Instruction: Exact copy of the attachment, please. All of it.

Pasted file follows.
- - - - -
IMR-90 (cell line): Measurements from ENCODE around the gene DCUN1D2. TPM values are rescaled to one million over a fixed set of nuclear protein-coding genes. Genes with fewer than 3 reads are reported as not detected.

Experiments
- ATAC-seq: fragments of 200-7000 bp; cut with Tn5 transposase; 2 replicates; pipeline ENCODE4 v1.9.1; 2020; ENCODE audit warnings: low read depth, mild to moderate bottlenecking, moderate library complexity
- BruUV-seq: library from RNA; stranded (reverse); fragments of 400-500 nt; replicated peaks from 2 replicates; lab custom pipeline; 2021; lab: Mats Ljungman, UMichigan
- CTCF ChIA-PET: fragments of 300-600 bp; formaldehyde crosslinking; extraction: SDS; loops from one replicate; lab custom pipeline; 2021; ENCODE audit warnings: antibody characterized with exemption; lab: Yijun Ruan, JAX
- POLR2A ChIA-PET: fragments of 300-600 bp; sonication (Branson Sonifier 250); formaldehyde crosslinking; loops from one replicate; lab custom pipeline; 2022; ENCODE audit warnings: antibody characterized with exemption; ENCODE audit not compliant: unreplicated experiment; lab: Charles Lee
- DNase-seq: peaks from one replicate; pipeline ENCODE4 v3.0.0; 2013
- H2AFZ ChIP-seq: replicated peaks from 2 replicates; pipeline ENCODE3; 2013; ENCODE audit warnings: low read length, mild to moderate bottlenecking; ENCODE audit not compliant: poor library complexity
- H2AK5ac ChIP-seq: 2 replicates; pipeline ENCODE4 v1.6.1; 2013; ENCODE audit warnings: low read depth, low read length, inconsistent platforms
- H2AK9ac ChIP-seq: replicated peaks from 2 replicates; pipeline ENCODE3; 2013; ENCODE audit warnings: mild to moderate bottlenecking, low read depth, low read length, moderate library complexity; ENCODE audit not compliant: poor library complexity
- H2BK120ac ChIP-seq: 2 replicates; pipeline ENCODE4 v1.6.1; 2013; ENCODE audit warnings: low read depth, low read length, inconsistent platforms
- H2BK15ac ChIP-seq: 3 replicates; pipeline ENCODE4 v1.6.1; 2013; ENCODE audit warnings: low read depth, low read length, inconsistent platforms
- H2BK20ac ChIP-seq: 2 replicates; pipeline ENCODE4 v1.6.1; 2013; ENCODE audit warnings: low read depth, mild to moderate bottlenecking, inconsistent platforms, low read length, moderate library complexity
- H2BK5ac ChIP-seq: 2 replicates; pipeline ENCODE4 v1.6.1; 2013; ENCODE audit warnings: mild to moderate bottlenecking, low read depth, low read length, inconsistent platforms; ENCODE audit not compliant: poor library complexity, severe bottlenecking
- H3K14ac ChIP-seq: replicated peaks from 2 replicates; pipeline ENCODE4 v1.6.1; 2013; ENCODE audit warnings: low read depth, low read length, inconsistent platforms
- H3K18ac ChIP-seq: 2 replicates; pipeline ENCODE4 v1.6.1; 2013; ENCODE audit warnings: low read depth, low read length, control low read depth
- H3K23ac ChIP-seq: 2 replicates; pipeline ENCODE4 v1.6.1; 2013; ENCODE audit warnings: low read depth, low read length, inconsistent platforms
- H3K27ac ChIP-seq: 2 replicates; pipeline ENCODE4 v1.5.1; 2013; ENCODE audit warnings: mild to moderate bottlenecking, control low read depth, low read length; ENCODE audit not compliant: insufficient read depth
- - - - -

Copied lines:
IMR-90 (cell line): Measurements from ENCODE around the gene DCUN1D2. TPM values are rescaled to one million over a fixed set of nuclear protein-coding genes. Genes with fewer than 3 reads are reported as not detected.

Experiments
- ATAC-seq: fragments of 200-7000 bp; cut with Tn5 transposase; 2 replicates; pipeline ENCODE4 v1.9.1; 2020; ENCODE audit warnings: low read depth, mild to moderate bottlenecking, moderate library complexity
- BruUV-seq: library from RNA; stranded (reverse); fragments of 400-500 nt; replicated peaks from 2 replicates; lab custom pipeline; 2021; lab: Mats Ljungman, UMichigan
- CTCF ChIA-PET: fragments of 300-600 bp; formaldehyde crosslinking; extraction: SDS; loops from one replicate; lab custom pipeline; 2021; ENCODE audit warnings: antibody characterized with exemption; lab: Yijun Ruan, JAX
- POLR2A ChIA-PET: fragments of 300-600 bp; sonication (Branson Sonifier 250); formaldehyde crosslinking; loops from one replicate; lab custom pipeline; 2022; ENCODE audit warnings: antibody characterized with exemption; ENCODE audit not compliant: unreplicated experiment; lab: Charles Lee
- DNase-seq: peaks from one replicate; pipeline ENCODE4 v3.0.0; 2013
- H2AFZ ChIP-seq: replicated peaks from 2 replicates; pipeline ENCODE3; 2013; ENCODE audit warnings: low read length, mild to moderate bottlenecking; ENCODE audit not compliant: poor library complexity
- H2AK5ac ChIP-seq: 2 replicates; pipeline ENCODE4 v1.6.1; 2013; ENCODE audit warnings: low read depth, low read length, inconsistent platforms
- H2AK9ac ChIP-seq: replicated peaks from 2 replicates; pipeline ENCODE3; 2013; ENCODE audit warnings: mild to moderate bottlenecking, low read depth, low read length, moderate library complexity; ENCODE audit not compliant: poor library complexity
- H2BK120ac ChIP-seq: 2 replicates; pipeline ENCODE4 v1.6.1; 2013; ENCODE audit warnings: low read depth, low read length, inconsistent platforms
- H2BK15ac ChIP-seq: 3 replicates; pipeline ENCODE4 v1.6.1; 2013; ENCODE audit warnings: low read depth, low read length, inconsistent platforms
- H2BK20ac ChIP-seq: 2 replicates; pipeline ENCODE4 v1.6.1; 2013; ENCODE audit warnings: low read depth, mild to moderate bottlenecking, inconsistent platforms, low read length, moderate library complexity
- H2BK5ac ChIP-seq: 2 replicates; pipeline ENCODE4 v1.6.1; 2013; ENCODE audit warnings: mild to moderate bottlenecking, low read depth, low read length, inconsistent platforms; ENCODE audit not compliant: poor library complexity, severe bottlenecking
- H3K14ac ChIP-seq: replicated peaks from 2 replicates; pipeline ENCODE4 v1.6.1; 2013; ENCODE audit warnings: low read depth, low read length, inconsistent platforms
- H3K18ac ChIP-seq: 2 replicates; pipeline ENCODE4 v1.6.1; 2013; ENCODE audit warnings: low read depth, low read length, control low read depth
- H3K23ac ChIP-seq: 2 replicates; pipeline ENCODE4 v1.6.1; 2013; ENCODE audit warnings: low read depth, low read length, inconsistent platforms
- H3K27ac ChIP-seq: 2 replicates; pipeline ENCODE4 v1.5.1; 2013; ENCODE audit warnings: mild to moderate bottlenecking, control low read depth, low read length; ENCODE audit not compliant: insufficient read depth